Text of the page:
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KylixDriver Architecture

As is said above, in multitasking protected operating systems to which the Linux belongs too, a programmer cannot access hardware directly from the application level (the "User Mode") where the greater part of development work usually happens. Hardware access is allowed only from within the operating system itself (the "Kernel Mode"'), by software modules called "Device Drivers" or their prevalent Linux adaption called "Loadable Kernel Modules". In order to access a custom hardware device from the application level, a programmer must do the following:

KylixDriver eliminates the need for you to be familiar with the Linux internals or to have any device driver knowledge while accessing hardware from RAD Kylix. Sounds cool? Read on

KylixDriver introduces a set of Kylix components and classes specially elaborated for this goal. Amongst Kylix components which model different hardware resources and amongst other subsidiary classes introduced, there is a friendly wizard called CardBuilder that helps you to produce the definition of device model and the diagnostics of corresponding hardware at design time, straight in Kylix IDE. The definition of device model is a process of attaching proper resources to some trunk resource with consequent adjusting these resources to keep initial characteristic data. Each of these attached resources is represented by a specific Kylix component. Each specific Kylix component is adequate to (one can say it models) a real resource of hardware, such as: memory, port, interrupt and other. As soon as with a few clicks of mouse and a few key pressures on keyboard the device model is constructed and hardware is diagnosed, your current Kylix project turns out to be already stuffed with proper components whose properties, methods and events are ready to be involved. After all Kylix IDE work is completed, your Kylix application compiled is almost a ready-made "User Mode" driver. And, as you could guess, for hardware access this application makes calls to KylixDriver kernel module named GDD (Acronym GDD stands for Generic Device Driver) which, in turn, accesses the hardware for you through native calls of the Linux OS. And what is more - CardBuilder can also automatically generate a special testing application for your device relying on its resources currently present. All resources are made thread-safe - hardware can be accessed from application threads!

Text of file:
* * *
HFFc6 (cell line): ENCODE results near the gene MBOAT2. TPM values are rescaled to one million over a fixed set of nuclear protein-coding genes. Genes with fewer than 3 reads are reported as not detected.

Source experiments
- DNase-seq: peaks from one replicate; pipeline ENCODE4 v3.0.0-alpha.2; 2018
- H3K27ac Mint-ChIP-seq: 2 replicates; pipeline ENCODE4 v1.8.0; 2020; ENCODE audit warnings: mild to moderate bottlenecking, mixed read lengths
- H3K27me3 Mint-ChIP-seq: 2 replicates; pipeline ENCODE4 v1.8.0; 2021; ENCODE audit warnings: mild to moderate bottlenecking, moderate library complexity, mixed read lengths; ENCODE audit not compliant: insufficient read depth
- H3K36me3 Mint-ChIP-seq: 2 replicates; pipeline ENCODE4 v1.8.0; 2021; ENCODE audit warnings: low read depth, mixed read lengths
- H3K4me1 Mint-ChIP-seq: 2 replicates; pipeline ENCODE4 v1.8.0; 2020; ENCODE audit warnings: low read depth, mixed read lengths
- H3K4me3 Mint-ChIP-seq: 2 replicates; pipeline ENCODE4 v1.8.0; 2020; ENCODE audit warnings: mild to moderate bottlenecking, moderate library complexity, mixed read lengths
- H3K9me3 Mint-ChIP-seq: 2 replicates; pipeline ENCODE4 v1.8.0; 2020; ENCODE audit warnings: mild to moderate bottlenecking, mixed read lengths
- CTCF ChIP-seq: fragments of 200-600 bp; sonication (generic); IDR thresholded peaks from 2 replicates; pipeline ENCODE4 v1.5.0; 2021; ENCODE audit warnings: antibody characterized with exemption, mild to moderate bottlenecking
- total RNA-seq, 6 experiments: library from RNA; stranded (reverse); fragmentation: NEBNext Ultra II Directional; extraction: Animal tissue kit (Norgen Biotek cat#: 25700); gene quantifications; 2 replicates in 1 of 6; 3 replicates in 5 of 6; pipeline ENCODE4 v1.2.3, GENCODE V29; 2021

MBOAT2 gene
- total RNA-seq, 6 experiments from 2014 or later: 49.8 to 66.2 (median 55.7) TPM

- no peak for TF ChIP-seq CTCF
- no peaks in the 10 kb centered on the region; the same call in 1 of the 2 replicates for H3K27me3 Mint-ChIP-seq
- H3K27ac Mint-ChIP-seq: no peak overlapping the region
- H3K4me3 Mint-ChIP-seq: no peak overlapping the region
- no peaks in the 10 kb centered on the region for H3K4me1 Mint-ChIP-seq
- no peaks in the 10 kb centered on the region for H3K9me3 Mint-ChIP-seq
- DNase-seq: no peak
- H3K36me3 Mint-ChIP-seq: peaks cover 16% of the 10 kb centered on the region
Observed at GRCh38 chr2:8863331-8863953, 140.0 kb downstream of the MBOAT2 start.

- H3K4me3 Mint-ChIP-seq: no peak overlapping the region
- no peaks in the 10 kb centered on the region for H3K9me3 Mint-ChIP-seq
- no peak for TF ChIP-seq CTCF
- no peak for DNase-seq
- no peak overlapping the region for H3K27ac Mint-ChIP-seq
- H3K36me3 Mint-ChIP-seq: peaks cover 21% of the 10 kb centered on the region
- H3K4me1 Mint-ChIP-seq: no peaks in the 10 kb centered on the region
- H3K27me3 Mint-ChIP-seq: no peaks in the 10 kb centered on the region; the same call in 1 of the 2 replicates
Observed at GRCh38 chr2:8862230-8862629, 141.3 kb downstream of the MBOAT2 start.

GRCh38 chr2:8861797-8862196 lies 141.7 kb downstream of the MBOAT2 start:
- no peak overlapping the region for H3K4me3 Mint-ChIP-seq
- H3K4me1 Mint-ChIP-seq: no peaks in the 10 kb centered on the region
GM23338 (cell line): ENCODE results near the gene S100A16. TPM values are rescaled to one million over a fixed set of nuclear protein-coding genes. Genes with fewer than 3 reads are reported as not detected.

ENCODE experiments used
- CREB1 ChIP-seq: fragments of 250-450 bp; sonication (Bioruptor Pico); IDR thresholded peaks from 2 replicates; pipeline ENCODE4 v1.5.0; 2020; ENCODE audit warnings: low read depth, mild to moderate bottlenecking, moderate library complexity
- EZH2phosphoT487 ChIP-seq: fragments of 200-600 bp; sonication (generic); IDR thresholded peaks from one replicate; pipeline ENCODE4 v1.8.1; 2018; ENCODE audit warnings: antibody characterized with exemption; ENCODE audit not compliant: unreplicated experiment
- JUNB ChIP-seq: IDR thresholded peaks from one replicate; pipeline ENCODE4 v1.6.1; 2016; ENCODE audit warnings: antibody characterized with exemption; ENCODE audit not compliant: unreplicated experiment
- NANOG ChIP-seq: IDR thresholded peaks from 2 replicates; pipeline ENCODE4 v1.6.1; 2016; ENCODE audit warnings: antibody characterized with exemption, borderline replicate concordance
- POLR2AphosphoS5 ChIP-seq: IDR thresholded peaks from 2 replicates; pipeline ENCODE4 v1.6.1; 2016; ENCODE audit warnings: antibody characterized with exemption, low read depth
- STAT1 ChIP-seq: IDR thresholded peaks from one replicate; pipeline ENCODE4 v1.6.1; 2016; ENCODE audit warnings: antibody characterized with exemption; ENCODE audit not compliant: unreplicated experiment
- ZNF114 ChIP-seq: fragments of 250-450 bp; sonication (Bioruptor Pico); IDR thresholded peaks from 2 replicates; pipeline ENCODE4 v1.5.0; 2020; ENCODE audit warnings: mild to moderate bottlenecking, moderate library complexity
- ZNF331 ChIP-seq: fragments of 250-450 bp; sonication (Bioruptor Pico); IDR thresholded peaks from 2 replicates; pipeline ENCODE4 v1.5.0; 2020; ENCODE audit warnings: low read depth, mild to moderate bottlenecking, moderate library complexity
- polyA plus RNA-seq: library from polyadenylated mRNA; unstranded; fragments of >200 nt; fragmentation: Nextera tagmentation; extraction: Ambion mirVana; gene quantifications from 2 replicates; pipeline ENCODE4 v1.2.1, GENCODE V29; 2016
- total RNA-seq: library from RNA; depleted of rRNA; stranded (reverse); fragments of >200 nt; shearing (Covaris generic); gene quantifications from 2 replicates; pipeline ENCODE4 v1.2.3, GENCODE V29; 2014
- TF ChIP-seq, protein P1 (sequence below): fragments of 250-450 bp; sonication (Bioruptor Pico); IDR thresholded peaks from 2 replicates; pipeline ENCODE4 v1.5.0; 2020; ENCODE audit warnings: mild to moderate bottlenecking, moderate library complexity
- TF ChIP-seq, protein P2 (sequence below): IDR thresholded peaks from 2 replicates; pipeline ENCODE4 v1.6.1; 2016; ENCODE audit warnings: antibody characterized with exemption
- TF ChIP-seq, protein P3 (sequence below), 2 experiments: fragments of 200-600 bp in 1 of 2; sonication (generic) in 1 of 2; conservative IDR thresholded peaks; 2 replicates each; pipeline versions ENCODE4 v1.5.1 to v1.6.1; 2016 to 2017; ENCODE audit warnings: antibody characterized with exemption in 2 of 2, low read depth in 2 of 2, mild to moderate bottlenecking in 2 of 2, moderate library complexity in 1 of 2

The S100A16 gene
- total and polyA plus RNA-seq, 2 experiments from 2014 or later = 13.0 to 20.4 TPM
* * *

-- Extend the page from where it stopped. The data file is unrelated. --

Figure 1: KylixDriver Architecture